Friday, July 15, 2011

The political system is part of the problem not the solution

The somewhat contrived outrage by politicians of all parties over the hacking of phones by the News of the World should not blind us to the permanently changed relationship between Parliament and corporations that goes well beyond Murdoch’s News Corp.

Those who talk of a “triumph for democracy” and the “will of the people” as expressed through the House of Commons following Murdoch’s withdrawal of his bid for the rest of BskyB’s shares, are fooling themselves as well as the electorate.

New Labour became infatuated with Murdoch precisely because his was a global corporation, exercising media power on both sides of the Atlantic. He was symbolic of market-driven globalisation that Blair and Brown embraced before they took control of their party in the mid-1990s.

They sought and won Murdoch’s support at the 1997 general election because New Labour actually believed in his free-booting style of capitalism that symbolised the period. Built on debt, Murdoch’s empire was to be admired, notwithstanding the destruction of trade unions at his British papers.

New Labour, according to the author and journalist Peter Oborne (whose book The Triumph of the Political Class foreshadowed what has been revealed), went on to develop a “corrupt, complicit, and conspiratorial system of government” that in essence matched the way the corporations functioned.

During its heyday, Murdoch’s malign influence was matched by a range of other corporate “interests” equally favoured by New Labour:

- the banking and financial sector, further deregulated and freed from any significant supervision by the ever-so-tame Financial Services Authority

- major supermarkets, allowed to take over and destroy high streets (with Sainsbury and Tesco executives sitting on government ‘task forces’)

- energy corporations like British Gas who allowed to drive up fuel prices according to “market conditions”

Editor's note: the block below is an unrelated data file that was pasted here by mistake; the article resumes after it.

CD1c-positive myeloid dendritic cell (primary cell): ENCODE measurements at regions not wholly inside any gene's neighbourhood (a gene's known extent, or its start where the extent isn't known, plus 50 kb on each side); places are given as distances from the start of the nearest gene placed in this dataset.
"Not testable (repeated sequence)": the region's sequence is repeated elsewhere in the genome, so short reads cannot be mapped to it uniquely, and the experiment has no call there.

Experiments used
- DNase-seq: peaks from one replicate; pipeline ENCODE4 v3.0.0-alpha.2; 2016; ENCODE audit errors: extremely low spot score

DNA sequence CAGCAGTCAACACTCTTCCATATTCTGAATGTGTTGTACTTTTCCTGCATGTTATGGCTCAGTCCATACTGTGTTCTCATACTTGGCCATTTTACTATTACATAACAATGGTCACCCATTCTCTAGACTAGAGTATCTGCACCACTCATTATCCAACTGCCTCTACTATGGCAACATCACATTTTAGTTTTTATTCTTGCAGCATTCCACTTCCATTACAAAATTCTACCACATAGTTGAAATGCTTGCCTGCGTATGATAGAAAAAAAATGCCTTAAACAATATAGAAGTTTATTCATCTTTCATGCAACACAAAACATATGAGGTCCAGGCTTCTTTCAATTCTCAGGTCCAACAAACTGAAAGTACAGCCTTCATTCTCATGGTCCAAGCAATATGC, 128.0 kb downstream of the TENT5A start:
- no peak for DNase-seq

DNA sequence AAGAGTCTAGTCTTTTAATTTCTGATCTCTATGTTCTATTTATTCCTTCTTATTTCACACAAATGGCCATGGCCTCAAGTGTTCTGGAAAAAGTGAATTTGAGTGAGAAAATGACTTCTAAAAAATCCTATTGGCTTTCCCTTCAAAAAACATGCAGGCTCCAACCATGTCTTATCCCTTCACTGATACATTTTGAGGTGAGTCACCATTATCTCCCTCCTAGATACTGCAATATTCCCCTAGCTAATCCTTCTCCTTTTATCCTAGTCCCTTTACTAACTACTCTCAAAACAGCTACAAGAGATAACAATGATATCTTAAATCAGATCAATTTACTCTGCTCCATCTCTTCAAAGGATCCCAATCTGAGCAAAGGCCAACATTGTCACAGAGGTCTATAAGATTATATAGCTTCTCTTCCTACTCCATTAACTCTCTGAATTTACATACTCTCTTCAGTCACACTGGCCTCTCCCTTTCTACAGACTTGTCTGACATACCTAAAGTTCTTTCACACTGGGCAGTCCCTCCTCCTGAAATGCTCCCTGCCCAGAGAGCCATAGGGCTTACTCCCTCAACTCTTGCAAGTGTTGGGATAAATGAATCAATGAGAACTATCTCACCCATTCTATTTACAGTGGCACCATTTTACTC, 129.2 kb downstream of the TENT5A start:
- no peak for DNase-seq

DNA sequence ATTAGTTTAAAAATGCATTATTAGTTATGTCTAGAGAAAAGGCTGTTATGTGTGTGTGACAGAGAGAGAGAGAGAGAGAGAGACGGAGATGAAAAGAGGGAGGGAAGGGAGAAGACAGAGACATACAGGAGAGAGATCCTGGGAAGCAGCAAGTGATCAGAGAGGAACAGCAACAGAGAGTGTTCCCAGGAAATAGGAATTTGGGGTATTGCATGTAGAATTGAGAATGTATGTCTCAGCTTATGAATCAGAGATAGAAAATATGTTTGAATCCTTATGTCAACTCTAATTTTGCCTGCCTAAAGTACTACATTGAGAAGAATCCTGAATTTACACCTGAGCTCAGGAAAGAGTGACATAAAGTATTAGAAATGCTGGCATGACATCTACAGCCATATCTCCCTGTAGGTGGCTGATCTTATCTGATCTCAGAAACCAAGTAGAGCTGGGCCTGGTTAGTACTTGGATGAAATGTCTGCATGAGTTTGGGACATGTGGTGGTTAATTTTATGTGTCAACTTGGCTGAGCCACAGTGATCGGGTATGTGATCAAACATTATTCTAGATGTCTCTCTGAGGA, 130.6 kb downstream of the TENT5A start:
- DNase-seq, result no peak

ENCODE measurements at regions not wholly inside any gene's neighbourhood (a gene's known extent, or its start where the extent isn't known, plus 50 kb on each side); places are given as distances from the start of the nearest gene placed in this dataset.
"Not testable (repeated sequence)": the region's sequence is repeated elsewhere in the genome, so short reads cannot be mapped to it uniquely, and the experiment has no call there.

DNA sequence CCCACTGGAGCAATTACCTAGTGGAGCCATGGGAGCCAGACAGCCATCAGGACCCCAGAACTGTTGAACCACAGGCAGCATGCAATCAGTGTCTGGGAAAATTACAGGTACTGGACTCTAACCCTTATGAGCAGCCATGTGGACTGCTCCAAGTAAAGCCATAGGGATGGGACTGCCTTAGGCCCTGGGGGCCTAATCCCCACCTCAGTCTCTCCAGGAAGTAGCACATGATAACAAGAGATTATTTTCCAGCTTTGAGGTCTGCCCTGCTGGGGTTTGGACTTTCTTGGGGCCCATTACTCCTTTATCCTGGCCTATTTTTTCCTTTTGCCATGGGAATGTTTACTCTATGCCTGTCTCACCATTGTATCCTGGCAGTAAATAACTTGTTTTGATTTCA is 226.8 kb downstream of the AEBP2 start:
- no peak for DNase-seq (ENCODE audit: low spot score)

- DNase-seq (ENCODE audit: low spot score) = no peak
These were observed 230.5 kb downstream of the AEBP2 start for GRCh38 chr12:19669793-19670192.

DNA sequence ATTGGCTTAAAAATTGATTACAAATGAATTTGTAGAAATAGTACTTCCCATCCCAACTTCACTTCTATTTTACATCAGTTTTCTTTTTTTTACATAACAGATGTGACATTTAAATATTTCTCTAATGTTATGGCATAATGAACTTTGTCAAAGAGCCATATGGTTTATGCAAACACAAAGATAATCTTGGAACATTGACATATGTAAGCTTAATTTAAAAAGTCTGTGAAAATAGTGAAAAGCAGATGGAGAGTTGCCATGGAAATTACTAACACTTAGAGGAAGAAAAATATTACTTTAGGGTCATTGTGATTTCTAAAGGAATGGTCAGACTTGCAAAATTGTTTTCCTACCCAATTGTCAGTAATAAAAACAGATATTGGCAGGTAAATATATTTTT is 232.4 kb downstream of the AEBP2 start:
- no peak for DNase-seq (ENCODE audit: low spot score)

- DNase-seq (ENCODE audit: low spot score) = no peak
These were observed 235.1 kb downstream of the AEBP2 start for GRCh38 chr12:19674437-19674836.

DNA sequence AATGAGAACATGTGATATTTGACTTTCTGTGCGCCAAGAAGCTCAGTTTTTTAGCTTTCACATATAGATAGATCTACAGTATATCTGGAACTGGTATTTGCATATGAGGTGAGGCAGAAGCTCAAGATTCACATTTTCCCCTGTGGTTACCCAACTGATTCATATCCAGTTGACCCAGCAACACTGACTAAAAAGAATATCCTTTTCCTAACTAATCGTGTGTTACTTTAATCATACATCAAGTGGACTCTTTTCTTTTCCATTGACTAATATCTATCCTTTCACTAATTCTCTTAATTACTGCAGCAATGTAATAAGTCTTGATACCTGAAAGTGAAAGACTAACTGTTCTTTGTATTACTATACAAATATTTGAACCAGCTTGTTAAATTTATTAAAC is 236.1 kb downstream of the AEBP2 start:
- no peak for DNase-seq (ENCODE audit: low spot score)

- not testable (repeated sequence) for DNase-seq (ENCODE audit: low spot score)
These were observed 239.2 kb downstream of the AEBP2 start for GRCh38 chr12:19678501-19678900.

- rail companies who fleece commuters and charge the most expensive fares in Europe

- big contractors, who were given access to £90 billion of public sector contracts on exceptionally favourable terms through the so-called public-finance initiative

- house builders who were given control over the market for new homes, driving up the cost of land beyond the reach of housing associations

- IT corporations like Microsoft who became partners in education programmes

- Private health firms that provided treatment centres for profit financed out of NHS funds.

The fact that this relationship turned sour when Murdoch switched back to the Tories in 2009 coincided with the collapse of the whole period of corporate-driven globalisation championed by New Labour.

And, as we well know, when the banks went belly-up, prime minister Brown rushed to their support and used taxpayers’ money alongside unlimited state guarantees to prop up a financial system that was no longer sustainable. Parliamentary sovereignty had come to express no more than the power of the banks.

None of the major parties could or would challenge this effective merger between the parliamentary state and corporate power. As a result, the political establishment lied about the spending cuts that inevitably followed last year’s general election campaign. The Coalition that emerged has no democratic mandate for the onslaught on living standards that has taken place over the last year but instead takes its marching orders from financial markets.

The shock and horror at the underhand, criminal methods used by the Murdoch press is an attempt to get people to view Parliament in a better light, as an institution that will stand up to powerful interests. However, it is window dressing because global corporate power is very much alive in the hearts and minds of ministers, opposition leaders and MPs.

As the Real Democracy Now movement in Spain established, the existing political system remains very much part of the problem and not the solution. A deconstruction of the capitalist parliamentary state and its recreation along truly democratic lines, around a system of people’s assemblies, is an alternative way forward.

Paul Feldman

Communications editor

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